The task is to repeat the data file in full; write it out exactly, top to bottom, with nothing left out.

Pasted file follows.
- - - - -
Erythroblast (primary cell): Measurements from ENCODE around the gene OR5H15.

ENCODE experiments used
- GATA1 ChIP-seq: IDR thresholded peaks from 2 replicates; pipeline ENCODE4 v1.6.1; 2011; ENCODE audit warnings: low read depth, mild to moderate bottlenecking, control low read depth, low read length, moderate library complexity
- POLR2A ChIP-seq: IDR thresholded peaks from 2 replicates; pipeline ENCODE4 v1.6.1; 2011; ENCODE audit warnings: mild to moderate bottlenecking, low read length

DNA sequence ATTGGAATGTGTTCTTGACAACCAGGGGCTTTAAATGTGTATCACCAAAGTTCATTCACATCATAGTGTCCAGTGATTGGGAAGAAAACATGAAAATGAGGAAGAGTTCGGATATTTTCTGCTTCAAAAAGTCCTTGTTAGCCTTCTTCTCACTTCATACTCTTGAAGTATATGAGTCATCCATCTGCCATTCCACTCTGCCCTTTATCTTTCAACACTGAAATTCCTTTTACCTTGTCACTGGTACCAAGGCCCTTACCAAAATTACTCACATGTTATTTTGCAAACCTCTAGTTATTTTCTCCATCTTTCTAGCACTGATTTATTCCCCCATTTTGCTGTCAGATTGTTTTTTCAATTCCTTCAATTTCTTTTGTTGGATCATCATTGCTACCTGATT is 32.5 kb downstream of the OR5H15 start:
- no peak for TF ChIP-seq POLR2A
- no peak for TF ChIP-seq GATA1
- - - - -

Erythroblast (primary cell): Measurements from ENCODE around the gene OR5H15.

ENCODE experiments used
- GATA1 ChIP-seq: IDR thresholded peaks from 2 replicates; pipeline ENCODE4 v1.6.1; 2011; ENCODE audit warnings: low read depth, mild to moderate bottlenecking, control low read depth, low read length, moderate library complexity
- POLR2A ChIP-seq: IDR thresholded peaks from 2 replicates; pipeline ENCODE4 v1.6.1; 2011; ENCODE audit warnings: mild to moderate bottlenecking, low read length

DNA sequence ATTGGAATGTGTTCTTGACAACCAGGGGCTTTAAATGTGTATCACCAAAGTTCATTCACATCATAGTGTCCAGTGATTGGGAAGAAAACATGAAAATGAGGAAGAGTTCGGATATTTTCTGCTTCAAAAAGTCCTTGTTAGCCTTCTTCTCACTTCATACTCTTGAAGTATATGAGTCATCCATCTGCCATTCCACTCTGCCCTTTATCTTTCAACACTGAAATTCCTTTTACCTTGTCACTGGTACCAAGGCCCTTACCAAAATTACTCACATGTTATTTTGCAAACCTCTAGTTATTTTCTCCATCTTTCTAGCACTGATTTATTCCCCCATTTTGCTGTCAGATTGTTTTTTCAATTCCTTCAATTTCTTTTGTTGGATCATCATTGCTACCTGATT is 32.5 kb downstream of the OR5H15 start:
- no peak for TF ChIP-seq POLR2A
- no peak for TF ChIP-seq GATA1